Cycloidal gearboxes or reducers contain four fundamental components: a high-speed input shaft, an individual or compound cycloidal cam, cam followers or rollers, and a slow-speed output shaft. The input shaft attaches to an eccentric drive member that induces eccentric rotation of the cycloidal cam. In substance reducers, the first tabs on the cycloidal cam lobes engages cam fans in the casing. Cylindrical cam followers act as teeth on the inner gear, and the amount of cam followers exceeds the number of cam lobes. The next track of compound cam lobes engages with cam followers on the result shaft and transforms the cam’s eccentric rotation into concentric rotation of the output shaft, thus increasing torque and reducing acceleration.
Compound cycloidal gearboxes provide ratios ranging from only 10:1 to 300:1 without stacking phases, as in standard planetary gearboxes. The gearbox’s compound reduction and will be calculated using:
where nhsg = the amount of followers or rollers in the fixed housing and nops = the quantity for followers or rollers in the gradual rate output shaft (flange).
There are many commercial variations of cycloidal reducers. And unlike planetary gearboxes where variations are based on gear geometry, heat therapy, and finishing procedures, cycloidal variations share fundamental design principles but generate cycloidal movement in different ways.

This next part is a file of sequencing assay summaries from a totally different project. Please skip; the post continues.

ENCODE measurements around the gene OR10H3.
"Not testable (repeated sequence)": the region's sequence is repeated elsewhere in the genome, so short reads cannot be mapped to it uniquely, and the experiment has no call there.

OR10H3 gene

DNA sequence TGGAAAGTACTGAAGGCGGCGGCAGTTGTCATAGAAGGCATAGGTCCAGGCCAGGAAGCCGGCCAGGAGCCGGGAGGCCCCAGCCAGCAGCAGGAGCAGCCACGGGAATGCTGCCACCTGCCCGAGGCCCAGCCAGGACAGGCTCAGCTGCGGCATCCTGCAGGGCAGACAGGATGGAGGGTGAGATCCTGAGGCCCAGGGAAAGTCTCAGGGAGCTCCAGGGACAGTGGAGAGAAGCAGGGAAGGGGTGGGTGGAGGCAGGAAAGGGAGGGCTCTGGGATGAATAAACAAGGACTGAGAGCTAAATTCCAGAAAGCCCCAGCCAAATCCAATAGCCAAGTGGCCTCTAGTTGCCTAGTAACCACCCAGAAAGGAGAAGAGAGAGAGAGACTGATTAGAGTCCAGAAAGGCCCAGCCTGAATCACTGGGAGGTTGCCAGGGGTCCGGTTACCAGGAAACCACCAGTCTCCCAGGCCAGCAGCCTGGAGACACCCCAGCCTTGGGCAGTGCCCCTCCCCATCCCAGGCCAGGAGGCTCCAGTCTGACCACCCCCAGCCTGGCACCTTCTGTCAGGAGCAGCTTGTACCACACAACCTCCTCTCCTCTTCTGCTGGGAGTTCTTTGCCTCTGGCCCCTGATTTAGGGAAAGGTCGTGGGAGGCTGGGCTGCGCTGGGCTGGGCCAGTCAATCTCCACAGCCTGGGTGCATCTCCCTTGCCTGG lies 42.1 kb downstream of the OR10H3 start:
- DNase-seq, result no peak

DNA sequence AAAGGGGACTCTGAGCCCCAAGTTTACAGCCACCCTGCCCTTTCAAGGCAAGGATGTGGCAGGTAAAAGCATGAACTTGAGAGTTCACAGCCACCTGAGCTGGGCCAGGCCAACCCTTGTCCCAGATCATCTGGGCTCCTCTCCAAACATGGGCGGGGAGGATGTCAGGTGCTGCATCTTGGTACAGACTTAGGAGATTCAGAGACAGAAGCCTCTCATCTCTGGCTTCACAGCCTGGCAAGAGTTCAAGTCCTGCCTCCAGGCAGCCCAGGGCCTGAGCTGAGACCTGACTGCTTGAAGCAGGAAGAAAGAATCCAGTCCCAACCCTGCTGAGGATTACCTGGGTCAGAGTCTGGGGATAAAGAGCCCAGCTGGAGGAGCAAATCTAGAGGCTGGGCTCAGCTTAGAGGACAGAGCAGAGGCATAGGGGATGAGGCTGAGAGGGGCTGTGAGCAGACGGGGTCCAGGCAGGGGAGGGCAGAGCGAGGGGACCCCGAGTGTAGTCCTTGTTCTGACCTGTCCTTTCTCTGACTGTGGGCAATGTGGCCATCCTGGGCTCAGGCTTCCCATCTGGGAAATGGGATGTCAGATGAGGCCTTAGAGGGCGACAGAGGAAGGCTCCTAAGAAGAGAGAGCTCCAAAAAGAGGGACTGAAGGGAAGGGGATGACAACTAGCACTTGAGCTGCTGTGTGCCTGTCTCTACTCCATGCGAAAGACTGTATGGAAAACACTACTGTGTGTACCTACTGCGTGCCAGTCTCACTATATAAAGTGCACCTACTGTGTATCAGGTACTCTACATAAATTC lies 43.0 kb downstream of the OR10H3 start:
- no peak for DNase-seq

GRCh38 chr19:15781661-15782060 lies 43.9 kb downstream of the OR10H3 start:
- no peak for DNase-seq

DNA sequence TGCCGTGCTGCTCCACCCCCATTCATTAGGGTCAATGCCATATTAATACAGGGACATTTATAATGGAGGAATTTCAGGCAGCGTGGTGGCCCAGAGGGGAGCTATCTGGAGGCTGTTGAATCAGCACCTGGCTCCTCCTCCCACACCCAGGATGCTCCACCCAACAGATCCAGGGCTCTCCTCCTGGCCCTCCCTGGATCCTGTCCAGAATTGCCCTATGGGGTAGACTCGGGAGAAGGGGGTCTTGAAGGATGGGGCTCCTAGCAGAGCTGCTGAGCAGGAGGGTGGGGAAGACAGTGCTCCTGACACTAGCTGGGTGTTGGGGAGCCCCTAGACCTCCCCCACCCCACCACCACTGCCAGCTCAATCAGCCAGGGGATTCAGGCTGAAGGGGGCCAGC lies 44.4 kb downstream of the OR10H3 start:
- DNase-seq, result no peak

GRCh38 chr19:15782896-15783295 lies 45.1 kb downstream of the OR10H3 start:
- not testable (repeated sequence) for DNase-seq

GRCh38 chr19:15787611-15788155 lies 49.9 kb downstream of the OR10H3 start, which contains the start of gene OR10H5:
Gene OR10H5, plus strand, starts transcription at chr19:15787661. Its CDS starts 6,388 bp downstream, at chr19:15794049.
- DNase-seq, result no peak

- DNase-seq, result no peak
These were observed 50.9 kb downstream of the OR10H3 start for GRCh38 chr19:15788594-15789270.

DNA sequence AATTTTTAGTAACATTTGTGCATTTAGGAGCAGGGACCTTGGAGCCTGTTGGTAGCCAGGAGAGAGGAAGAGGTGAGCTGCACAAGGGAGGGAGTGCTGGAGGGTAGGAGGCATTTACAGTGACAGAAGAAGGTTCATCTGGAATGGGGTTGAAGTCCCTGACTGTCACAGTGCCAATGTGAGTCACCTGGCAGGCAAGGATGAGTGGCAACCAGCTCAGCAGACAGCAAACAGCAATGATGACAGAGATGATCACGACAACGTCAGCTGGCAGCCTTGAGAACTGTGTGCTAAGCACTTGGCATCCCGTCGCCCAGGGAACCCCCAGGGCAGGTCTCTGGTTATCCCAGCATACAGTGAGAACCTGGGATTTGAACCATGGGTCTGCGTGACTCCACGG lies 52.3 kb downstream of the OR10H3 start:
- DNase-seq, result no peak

Planetary gearboxes are made up of three basic force-transmitting elements: a sun gear, three or even more satellite or world gears, and an internal ring gear. In a typical gearbox, the sun gear attaches to the insight shaft, which is Cycloidal gearbox connected to the servomotor. Sunlight gear transmits motor rotation to the satellites which, in turn, rotate in the stationary ring gear. The ring gear is part of the gearbox casing. Satellite gears rotate on rigid shafts connected to the planet carrier and cause the earth carrier to rotate and, thus, turn the result shaft. The gearbox provides output shaft higher torque and lower rpm.